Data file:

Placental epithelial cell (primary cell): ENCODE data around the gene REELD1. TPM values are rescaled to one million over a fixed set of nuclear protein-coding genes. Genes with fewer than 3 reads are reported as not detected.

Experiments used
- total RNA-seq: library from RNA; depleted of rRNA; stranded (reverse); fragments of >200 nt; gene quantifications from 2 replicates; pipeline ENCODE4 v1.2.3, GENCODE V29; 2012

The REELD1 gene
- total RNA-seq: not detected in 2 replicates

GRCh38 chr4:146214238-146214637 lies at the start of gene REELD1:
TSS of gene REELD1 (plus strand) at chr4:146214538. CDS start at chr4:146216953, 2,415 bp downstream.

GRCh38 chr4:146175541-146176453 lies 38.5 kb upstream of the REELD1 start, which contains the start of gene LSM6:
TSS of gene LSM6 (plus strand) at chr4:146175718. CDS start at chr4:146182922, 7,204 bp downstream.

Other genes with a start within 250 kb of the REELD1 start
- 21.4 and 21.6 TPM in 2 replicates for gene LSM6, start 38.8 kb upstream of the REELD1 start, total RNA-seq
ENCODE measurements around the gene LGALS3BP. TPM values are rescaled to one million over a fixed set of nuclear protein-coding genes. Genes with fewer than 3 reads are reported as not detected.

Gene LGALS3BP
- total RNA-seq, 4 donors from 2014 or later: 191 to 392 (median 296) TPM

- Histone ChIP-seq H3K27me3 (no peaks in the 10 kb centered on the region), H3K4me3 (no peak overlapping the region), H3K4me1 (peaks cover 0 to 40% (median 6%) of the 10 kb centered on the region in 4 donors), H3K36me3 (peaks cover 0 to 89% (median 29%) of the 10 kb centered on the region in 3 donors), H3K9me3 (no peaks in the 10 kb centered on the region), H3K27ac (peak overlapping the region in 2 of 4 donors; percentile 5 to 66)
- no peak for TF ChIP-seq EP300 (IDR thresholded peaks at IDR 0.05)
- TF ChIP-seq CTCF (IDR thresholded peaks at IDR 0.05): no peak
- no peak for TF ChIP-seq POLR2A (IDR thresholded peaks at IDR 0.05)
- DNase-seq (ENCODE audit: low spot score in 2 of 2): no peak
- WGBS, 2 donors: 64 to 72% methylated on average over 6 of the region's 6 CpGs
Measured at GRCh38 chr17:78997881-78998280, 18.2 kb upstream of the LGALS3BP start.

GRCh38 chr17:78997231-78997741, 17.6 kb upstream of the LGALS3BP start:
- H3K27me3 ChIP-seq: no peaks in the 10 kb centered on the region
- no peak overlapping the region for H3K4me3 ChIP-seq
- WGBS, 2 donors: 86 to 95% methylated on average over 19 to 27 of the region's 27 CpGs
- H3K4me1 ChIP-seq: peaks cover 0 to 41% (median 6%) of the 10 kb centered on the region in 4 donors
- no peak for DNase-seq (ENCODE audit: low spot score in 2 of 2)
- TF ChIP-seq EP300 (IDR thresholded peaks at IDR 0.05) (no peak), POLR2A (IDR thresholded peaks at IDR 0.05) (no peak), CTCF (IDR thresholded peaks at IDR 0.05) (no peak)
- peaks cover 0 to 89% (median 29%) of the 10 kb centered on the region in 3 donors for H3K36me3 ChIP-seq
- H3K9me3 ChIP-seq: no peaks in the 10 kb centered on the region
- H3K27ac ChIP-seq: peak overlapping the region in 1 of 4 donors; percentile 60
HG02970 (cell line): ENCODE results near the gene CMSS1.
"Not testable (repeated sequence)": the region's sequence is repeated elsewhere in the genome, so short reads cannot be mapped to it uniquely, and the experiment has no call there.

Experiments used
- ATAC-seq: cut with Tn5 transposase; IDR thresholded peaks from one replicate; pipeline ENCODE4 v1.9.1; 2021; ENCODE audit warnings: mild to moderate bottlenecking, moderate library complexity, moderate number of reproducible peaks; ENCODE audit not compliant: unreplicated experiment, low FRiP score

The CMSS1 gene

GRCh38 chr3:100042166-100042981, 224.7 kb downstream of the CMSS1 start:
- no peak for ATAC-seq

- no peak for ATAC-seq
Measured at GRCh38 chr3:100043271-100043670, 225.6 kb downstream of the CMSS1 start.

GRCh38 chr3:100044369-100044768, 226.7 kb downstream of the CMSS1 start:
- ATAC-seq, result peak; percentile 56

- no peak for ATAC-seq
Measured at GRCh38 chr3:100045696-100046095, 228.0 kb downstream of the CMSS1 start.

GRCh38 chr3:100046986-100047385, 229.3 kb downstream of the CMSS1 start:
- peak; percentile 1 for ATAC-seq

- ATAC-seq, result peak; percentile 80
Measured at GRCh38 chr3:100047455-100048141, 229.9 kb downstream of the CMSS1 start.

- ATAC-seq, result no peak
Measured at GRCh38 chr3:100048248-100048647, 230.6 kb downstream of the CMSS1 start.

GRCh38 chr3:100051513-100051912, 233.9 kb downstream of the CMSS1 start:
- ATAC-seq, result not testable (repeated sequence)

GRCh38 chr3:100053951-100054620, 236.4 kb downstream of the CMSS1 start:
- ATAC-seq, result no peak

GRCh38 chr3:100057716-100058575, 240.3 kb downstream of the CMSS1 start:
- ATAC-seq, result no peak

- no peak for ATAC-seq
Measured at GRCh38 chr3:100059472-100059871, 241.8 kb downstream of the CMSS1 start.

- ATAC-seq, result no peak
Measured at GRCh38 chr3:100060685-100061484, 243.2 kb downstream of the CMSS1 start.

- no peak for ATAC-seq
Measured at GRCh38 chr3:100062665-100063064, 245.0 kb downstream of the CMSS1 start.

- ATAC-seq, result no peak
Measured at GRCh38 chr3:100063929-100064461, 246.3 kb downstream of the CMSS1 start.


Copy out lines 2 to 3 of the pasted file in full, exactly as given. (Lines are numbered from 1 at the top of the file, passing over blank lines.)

Experiments used
- total RNA-seq: library from RNA; depleted of rRNA; stranded (reverse); fragments of >200 nt; gene quantifications from 2 replicates; pipeline ENCODE4 v1.2.3, GENCODE V29; 2012